Milton Schwebel's letter urges APA members "not to resign in protest of its policies on torture." Comparing Abu Ghraib and Guantanamo with Nazi prisons, he blames APA's shameful willingness to condone the participation of its members in these "Frankensteins" on our leadership and urges us to make it clear that we will not support leaders who violate APA's stated purpose of serving human welfare and doing no harm. I find it quite ironic that a large portion of the remainder of the issue is devoted to trumpeting psychology's success in treating PTSD. While our shame is that we fail to prohibit the participation of psychologists in the intentional traumatizing of torture victims, we also boast that we can heal the very wounds inflicted by such activities. Whatever happened to the idea of cognitive dissonance?
John C. Rhead, PhD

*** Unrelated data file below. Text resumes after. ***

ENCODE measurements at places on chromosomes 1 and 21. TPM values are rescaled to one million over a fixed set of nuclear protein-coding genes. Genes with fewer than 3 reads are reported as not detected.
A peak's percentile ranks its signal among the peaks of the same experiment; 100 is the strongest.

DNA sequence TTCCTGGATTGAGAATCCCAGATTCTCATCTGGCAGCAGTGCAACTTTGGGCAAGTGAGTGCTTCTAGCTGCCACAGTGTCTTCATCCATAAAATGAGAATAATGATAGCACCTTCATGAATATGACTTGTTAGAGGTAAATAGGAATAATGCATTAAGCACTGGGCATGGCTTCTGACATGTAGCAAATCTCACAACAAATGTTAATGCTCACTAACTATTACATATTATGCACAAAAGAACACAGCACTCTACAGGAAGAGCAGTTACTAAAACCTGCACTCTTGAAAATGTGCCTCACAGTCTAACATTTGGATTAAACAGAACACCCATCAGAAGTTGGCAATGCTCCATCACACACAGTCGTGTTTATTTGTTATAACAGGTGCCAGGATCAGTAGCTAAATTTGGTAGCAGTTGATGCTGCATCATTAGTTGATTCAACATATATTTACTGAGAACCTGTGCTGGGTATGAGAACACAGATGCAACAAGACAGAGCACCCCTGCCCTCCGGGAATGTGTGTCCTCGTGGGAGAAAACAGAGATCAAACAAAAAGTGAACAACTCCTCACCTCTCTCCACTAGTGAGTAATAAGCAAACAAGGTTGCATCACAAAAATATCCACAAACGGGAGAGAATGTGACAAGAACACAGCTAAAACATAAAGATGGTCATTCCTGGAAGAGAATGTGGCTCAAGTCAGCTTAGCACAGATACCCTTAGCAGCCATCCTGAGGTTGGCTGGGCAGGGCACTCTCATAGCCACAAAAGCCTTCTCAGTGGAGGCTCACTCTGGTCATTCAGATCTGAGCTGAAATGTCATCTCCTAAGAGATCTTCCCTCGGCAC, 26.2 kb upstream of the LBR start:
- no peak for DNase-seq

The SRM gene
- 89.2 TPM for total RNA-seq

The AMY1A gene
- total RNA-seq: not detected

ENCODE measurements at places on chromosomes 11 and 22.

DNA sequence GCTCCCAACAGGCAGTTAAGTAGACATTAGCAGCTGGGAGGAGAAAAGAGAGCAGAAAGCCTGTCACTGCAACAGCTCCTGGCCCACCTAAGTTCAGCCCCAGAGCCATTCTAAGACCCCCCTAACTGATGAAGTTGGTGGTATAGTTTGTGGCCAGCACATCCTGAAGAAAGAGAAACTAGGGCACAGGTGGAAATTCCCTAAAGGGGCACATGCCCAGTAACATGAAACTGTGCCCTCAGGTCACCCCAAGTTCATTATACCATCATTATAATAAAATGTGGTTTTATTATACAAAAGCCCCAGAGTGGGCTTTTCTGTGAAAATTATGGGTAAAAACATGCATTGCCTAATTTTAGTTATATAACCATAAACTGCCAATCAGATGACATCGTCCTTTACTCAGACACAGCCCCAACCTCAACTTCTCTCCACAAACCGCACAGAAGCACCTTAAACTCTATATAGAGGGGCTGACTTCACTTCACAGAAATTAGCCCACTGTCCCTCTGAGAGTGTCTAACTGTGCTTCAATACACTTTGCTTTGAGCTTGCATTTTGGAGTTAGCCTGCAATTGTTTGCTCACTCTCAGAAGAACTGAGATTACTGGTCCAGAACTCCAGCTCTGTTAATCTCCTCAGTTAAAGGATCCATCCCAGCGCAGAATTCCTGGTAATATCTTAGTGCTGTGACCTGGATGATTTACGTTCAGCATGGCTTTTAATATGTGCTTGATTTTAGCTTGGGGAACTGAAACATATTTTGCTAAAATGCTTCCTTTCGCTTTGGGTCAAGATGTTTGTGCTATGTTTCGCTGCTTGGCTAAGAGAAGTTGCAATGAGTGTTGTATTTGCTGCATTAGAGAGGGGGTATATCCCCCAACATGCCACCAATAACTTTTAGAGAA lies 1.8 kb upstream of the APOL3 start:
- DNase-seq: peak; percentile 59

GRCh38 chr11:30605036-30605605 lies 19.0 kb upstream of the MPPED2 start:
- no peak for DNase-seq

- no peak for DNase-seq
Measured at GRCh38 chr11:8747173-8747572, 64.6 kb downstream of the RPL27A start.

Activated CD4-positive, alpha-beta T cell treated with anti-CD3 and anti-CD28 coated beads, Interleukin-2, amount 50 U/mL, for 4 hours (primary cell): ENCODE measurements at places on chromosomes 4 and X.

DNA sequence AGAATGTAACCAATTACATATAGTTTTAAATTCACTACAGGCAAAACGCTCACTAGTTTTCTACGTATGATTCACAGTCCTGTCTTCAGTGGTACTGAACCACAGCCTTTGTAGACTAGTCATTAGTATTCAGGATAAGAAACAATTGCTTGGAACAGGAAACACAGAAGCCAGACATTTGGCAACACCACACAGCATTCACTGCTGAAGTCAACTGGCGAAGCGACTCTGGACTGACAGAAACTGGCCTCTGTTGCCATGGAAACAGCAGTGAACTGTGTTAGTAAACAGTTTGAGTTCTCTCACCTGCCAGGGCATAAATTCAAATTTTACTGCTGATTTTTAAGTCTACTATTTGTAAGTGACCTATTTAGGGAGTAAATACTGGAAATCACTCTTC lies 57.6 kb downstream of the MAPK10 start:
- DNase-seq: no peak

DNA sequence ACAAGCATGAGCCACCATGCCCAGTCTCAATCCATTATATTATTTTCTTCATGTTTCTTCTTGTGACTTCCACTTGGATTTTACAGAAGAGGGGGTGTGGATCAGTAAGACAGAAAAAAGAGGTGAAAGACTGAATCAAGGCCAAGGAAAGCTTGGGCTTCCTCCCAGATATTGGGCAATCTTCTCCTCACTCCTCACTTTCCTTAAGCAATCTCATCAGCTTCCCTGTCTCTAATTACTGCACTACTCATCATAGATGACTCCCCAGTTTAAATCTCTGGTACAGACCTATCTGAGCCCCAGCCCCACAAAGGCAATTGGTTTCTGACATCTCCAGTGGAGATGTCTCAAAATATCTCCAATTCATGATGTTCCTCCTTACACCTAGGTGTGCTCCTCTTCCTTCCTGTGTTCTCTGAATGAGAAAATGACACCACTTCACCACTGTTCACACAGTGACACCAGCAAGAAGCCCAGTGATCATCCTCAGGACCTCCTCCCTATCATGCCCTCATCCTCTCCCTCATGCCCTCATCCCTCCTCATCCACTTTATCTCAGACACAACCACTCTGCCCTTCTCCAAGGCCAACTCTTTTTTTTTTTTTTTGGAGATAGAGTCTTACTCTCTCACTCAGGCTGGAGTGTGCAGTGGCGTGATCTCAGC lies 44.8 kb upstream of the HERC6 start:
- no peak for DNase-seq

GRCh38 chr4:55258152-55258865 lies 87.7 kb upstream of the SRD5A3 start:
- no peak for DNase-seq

I have become immune to the extreme, anti-Bush liberal bias in many of the articles and letters in the Monitor, especially regarding the "torture" controversy. However, I can't remain silent in the face of the comment made by Dr. Schwebel on what he terms the "Bush/Cheney prisoner interrogations." (I wonder if he also uses the term "the Kennedy Bay of Pigs debacle?") He writes that "Guantanamo and Abu Ghraib bear frightening resemblances to Nazi prisons." As someone who lost countless family members to the Nazis, I feel I must protest this absurd and insulting comparison. How can you compare a Nazi government that set out with the expressed intent to wipe out millions of innocent victims who posed no threat to Germany with a U.S. government trying to protect itself from terrorists who have declared their intent to attack U.S. citizens? While you can certainly disagree with U.S. policy and protest when soldiers abuse their power, to make the comparison to the Nazis is ludicrous. The victims of the Nazis would have wished to trade Auschwitz for Guantanamo.